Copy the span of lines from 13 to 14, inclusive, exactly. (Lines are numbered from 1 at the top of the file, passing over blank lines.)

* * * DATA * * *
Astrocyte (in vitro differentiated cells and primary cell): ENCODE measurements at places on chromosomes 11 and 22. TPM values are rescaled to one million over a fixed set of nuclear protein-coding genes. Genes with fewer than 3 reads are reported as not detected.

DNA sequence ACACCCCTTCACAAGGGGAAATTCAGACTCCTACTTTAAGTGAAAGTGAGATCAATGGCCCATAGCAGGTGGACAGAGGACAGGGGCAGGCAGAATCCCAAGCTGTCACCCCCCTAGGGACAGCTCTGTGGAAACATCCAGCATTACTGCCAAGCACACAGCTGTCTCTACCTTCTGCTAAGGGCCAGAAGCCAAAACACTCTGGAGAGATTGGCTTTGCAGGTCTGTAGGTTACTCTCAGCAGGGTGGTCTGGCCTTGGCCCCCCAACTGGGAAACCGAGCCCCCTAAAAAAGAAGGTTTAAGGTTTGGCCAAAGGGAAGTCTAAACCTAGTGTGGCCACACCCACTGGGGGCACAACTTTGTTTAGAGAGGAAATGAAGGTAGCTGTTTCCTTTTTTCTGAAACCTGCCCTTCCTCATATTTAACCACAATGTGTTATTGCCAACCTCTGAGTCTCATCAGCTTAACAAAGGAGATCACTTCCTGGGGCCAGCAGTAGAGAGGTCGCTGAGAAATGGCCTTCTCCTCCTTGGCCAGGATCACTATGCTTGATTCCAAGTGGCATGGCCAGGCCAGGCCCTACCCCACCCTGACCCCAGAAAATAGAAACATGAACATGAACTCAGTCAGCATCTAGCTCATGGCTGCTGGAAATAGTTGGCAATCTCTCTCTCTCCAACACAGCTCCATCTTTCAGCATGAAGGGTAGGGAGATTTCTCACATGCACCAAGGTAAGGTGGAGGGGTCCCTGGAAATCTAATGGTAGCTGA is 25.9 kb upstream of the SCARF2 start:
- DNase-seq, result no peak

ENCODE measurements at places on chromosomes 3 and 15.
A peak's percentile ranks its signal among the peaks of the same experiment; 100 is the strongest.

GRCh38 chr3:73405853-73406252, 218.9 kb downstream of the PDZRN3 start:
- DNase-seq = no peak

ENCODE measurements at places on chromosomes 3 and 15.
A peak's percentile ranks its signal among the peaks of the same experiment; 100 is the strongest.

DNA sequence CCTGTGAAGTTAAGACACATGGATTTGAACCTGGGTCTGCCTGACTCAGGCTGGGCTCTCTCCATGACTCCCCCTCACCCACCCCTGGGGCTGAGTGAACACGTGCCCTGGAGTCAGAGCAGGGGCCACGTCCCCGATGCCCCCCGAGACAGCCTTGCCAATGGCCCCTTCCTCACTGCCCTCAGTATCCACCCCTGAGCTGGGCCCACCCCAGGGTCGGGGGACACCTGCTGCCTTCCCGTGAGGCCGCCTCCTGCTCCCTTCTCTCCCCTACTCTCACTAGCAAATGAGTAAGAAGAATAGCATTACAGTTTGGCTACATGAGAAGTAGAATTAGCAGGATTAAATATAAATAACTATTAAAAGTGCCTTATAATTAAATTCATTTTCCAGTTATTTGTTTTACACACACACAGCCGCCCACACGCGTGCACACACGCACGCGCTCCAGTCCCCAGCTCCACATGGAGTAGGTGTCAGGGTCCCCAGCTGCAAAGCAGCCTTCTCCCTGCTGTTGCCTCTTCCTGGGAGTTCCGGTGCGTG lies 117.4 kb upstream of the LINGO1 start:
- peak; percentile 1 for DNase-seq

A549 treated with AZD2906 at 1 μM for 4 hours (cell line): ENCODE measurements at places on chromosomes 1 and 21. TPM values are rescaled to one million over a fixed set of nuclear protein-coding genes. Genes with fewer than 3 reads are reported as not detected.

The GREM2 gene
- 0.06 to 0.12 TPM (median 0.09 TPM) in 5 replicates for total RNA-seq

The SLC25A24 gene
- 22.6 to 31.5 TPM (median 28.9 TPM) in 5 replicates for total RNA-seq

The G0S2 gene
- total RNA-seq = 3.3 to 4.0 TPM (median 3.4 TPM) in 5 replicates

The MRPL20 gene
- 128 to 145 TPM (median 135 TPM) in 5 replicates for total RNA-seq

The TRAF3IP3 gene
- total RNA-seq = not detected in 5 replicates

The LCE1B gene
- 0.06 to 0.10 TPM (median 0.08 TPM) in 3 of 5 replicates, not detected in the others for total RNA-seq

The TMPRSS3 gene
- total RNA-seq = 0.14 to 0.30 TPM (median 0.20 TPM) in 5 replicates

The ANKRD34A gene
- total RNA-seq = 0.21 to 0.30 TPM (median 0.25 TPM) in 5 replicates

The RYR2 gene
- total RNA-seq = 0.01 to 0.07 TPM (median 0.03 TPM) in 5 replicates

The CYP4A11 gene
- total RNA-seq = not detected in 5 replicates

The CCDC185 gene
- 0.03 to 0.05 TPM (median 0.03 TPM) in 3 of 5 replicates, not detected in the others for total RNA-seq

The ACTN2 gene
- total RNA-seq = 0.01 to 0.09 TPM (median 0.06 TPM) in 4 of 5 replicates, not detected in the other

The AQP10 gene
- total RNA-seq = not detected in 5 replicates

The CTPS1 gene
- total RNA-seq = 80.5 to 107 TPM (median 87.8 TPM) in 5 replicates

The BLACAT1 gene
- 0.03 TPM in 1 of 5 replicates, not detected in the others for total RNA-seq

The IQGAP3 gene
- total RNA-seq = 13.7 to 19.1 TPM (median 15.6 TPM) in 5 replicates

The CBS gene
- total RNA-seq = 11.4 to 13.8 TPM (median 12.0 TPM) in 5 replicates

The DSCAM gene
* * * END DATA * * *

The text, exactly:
The GREM2 gene
- 0.06 to 0.12 TPM (median 0.09 TPM) in 5 replicates for total RNA-seq